Posted on 01.31.2008
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Is Tracking ROI Actually Hurting Your Business?
By Rafe VanDenBerg
For e-commerce companies and Internet retailers, measuring and managing return-on-investment (ROI) seems to be the Holy Grail of pay-per-click (PPC) accountability. Everyone seems to be working toward the day when they can measure and adjust their PPC campaigns by the actual profit-contribution-per-dollar-spent. After all, it just makes good business sense, right?
Not necessarily. While this may sound like blasphemy to some, for many e-commerce companies and Internet retailers, measuring and managing PPC campaigns by ROI could actually be hurting their growth and profits.
PPC and New Customers
Analyze the PPC campaigns of a typical Internet retailer and you'll often find these campaigns are primarily producing new customers and very little repeat customer activity.
Intuitively, this makes perfect sense. Many new customers will initially find the retailer by conducting a search then clicking on a PPC listing. Less likely, however, is that these customers will follow this same search-to-PPC path when making subsequent visits or purchases. These customers are already familiar with the retailer and know what they have to offer. And, as existing customers they are probably receiving regular follow-up communications from the retailer. So, for subsequent purchases there’s little need for these customers to use a PPC listing.
This new customer distinction is important because it can radically change the profitability picture associated with PPC — particularly for a multi-line, multi-channel Internet retailer. When PPC campaigns are generating a large percentage of new customers, it becomes much more appropriate to view PPC as a customer acquisition mechanism, rather than a transactional tool. And when the perspective changes to customer acquisition, the concept of customer lifetime value (LTV) must come into the picture. Put simply, LTV is the net-profit generated over the period of time a customer remains active.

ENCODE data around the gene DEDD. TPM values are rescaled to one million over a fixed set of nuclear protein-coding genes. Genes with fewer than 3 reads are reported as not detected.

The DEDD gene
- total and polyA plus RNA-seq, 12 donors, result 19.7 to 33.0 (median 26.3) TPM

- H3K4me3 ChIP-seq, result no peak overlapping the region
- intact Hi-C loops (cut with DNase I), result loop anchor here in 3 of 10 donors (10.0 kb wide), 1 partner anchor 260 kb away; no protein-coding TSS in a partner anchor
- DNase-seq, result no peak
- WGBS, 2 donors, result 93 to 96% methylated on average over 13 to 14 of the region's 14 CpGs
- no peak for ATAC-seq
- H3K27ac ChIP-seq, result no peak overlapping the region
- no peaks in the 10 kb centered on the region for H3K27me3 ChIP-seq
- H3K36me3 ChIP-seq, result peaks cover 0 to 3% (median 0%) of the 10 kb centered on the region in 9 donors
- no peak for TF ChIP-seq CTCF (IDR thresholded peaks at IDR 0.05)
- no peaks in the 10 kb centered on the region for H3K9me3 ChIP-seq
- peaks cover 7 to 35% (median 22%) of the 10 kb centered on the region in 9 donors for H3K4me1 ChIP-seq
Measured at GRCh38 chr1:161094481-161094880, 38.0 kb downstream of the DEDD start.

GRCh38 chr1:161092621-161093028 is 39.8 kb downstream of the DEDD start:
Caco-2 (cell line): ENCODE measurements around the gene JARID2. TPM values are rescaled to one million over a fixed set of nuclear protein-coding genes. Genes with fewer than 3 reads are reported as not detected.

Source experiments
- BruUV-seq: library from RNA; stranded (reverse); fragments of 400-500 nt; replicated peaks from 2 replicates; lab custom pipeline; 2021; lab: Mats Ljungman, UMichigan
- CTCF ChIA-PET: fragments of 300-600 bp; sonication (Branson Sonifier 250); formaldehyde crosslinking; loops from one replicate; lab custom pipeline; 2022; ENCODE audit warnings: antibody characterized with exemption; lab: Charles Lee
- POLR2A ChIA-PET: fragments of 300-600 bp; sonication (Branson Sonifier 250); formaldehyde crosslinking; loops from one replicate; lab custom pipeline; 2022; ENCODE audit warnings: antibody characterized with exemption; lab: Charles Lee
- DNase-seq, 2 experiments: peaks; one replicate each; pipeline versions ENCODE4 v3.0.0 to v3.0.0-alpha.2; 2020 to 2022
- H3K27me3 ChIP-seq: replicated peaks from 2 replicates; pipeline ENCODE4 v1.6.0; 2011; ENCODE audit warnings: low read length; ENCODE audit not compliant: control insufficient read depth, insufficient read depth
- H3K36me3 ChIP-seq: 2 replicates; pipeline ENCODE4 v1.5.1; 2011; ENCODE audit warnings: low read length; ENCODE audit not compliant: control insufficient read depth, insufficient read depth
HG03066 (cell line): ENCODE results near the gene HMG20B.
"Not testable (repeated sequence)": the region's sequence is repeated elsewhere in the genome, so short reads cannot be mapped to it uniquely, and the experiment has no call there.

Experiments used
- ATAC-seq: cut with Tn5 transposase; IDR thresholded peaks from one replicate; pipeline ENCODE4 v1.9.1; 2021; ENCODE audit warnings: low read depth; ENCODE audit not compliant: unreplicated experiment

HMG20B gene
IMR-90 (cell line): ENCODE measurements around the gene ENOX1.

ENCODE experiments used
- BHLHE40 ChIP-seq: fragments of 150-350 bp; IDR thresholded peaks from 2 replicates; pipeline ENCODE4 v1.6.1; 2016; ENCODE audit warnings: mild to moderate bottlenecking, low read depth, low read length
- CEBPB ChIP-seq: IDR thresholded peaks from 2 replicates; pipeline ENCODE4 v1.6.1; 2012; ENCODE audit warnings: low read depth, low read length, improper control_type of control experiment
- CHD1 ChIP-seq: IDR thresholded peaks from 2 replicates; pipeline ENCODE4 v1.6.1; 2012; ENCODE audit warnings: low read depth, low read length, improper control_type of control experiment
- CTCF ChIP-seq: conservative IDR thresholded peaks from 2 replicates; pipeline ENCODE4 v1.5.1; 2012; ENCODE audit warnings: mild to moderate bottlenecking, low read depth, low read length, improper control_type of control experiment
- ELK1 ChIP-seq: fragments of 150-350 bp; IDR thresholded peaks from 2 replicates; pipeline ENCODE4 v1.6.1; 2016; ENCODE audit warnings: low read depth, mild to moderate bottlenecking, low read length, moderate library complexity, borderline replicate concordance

Any multi-line Internet retailer should know that a new customer is often worth far more than the revenue and profits associated with their initial transactions. For some online sellers, the initial transactions are just the tip of the iceberg as those customers return again and again, over a longer period of time.
LTV and PPC Profitability
When LTV is considered, it’s easy to see how a new customer acquired through PPC could be worth much more than just the near-term revenue associated with their initial purchases. It should also be easier to see how an Internet retailer’s growth and profits could be negatively affected by PPC decisions based on near term ROI measurements.
Consider the multi-line retailer who was managing a large number of PPC campaigns around specific products and product lines. They were measuring the ROI of each campaign and making adjustments to achieve their targeted levels of return. Sounds good so far, right? Through in-depth analysis, we found that over 96 percent of the orders attributed to these campaigns were to new customers. For this company, PPC was indeed a very effective customer-acquisition tool.